I didn’t learn to drive in my dad’s Porsche 912. Even if he hadn’t sold it before I started driving, I wouldn’t have learned it. I was fated, like every driving student, to learn to drive in an underpowered boring sedan, midsized or smaller. Once I mastered that, I advanced to larger vehicles, like an SUV, or more powerful car, like my girlfriend’s BMW.
I’m old-school enough that I didn’t use a calculator in class until college. The teachers made sure we could do the math by hand before letting us use calculators to speed things up — and even then, it was our fault, not the calculators, if weak batteries made the calculator malfunctioned and we didn’t question implausible results. Those same professors in college taught us how to interpolate by hand, even if they knew we’d do it with a computer, because knowing how it was done was fundamental.
All of this comes to mind because my brother led a Twitter chat last night about teaching with large amounts of bandwidth. Contrarian that I am, I called the Internet a very fast, very large library. If it wasn’t Twitter and its 140 character limit, I’d have added that it was a poorly curated library with lots of poorly written or just plan wrong material. For example, Wikipedia. It’s not a source. It’s a summary of sources. Students need to learn to chase the references and see if the entry correctly summarizes the source — which means understanding the source.
Some of the teachers in the conversation asserted that the ‘Net is now age-appropriate for young students. They may be growing up with things like tablets, but I don’t trust use to convey understanding. Do they learn the rules to solitaire, or do they just figure out what the game allows. Do they understand the probabilities, or do they just play and hope for something good to happen? Do they trust Fox News for their climate change news, because it’s on both TV and the Internet and therefore must be right twice, or do they learn to read critically?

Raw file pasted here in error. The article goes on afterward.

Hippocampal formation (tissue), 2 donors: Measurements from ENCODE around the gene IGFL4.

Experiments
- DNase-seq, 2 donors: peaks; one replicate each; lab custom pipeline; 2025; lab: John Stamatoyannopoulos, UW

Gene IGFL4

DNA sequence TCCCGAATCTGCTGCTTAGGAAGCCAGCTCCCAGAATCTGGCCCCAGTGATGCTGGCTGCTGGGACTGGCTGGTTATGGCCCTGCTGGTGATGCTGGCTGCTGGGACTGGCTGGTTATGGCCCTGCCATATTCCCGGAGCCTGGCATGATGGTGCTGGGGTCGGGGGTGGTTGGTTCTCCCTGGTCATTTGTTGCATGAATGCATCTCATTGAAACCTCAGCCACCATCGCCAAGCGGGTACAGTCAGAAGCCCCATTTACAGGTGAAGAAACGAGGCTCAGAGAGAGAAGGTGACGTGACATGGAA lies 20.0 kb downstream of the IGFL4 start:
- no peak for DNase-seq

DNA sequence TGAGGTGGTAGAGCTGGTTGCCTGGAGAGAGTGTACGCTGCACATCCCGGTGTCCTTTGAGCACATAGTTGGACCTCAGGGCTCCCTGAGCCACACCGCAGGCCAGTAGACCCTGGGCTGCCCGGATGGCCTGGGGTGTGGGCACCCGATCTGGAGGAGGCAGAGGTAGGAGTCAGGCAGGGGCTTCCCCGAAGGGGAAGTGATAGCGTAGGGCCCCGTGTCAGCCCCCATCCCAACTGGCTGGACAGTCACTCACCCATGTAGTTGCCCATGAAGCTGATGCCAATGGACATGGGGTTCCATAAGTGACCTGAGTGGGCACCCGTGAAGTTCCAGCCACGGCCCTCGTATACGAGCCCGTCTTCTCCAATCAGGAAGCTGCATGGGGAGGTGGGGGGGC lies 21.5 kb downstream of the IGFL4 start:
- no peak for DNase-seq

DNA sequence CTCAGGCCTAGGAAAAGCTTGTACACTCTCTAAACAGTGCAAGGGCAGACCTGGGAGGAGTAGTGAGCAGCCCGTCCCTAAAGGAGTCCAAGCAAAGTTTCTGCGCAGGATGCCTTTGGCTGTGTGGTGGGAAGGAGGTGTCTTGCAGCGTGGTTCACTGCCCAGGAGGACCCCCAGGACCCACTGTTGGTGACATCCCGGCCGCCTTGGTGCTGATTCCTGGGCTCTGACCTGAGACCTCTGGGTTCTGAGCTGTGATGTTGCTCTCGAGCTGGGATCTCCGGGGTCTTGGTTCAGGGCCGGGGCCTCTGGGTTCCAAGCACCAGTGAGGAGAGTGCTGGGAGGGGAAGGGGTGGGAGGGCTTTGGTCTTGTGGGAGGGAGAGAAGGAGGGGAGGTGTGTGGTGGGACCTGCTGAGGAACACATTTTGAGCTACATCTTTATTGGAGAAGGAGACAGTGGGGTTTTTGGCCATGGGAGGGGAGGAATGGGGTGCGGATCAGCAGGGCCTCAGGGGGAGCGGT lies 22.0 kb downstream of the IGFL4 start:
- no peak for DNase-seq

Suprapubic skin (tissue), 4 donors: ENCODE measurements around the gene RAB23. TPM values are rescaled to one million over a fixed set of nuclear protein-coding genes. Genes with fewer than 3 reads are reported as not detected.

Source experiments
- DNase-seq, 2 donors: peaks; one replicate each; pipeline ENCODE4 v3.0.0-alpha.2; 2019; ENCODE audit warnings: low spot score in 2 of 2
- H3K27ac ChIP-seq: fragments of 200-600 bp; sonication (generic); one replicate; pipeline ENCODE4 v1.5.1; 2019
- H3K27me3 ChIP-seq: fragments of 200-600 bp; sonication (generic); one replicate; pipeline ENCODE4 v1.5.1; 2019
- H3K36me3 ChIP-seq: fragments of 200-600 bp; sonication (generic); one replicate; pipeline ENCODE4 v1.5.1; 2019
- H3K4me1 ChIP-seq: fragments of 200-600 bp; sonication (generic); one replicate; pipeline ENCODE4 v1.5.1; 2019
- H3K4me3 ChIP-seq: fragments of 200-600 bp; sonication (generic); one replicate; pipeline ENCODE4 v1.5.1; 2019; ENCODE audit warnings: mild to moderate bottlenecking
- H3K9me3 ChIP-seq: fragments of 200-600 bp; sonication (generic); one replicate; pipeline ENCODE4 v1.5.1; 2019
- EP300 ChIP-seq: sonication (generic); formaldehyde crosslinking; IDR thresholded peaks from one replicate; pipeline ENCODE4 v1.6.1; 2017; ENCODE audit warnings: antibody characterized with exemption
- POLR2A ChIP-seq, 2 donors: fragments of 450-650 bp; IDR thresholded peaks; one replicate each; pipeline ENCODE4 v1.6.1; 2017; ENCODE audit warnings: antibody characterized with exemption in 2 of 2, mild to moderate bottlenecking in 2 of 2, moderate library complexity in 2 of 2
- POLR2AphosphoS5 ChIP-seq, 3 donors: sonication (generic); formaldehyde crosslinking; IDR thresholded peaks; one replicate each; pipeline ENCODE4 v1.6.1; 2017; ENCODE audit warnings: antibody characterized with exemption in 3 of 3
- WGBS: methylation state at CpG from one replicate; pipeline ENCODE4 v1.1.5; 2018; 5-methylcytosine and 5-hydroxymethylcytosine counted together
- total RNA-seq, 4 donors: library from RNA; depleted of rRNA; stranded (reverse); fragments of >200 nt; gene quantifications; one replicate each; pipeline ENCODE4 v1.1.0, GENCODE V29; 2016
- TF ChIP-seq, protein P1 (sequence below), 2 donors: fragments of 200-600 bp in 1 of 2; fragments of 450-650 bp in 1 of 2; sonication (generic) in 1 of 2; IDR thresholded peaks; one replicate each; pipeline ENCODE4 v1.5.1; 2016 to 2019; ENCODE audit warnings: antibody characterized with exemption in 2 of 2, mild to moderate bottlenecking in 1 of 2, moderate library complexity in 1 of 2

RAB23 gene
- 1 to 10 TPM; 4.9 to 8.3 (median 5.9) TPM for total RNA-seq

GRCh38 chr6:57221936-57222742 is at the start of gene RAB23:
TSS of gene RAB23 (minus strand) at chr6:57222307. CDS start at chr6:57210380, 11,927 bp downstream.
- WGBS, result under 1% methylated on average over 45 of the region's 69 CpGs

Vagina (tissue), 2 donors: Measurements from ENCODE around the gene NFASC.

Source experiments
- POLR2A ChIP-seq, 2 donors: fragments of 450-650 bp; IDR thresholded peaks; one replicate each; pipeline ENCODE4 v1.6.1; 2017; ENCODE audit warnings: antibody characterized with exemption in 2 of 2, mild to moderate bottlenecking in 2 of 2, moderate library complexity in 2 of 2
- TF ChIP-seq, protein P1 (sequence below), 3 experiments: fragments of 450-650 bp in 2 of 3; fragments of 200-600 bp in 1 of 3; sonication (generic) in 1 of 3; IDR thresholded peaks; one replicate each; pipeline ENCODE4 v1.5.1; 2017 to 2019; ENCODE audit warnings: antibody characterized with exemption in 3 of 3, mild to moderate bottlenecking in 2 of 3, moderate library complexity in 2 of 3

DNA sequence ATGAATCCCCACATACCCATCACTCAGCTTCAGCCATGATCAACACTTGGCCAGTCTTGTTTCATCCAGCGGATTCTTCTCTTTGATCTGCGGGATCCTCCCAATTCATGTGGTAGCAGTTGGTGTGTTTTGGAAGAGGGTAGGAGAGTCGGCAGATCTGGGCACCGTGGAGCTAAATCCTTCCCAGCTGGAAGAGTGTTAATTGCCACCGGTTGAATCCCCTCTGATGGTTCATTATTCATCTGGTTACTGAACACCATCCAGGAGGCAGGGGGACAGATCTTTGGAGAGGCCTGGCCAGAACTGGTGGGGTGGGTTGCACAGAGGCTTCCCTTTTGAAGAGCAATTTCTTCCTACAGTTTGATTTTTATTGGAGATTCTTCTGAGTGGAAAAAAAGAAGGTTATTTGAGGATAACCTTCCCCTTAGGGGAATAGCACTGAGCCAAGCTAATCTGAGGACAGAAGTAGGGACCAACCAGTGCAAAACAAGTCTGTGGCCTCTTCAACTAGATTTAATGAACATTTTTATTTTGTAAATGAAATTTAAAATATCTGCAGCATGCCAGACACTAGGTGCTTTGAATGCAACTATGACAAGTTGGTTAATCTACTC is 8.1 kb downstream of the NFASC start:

My brother concedes that teachers have to curate the ‘Net. That’s fine, but that’s the whole problem. Attempts to narrow the Web usually are defeated. Maybe students really do need to read sites that use the word, “breast,” or maybe they’re just twelve-year-olds determined to read what adults read, even if most adults don’t read that sort of thing. Even adults spend lots of time defeating limits on the Net, whether it’s political censorship under dictators or paywalls on their less frequently used media sites. People learn that limits on the Net are weaker than the soundproofing in cheap hotels.
In theory, fine. In practice, it’s a can of worms. I say, teach the fundamentals in an old-school way and then advance them to faster, more powerful tools, be they sports cars for new drivers, power tools for novice wood workers, or the Net for novice critical thinkers.
I remain firmly committed to the idea that education is about imparting understanding. If you want to learn a technique, you need a trainer. If you want to learn why something is done a certain way or what happens when you deviate, you need an educator. Maybe some kids can only handle training in some areas, but if you want to educate, strive to make them understand, not merely do by rote correctly.
…says the non-parent with no formal role in education except a passion for learning.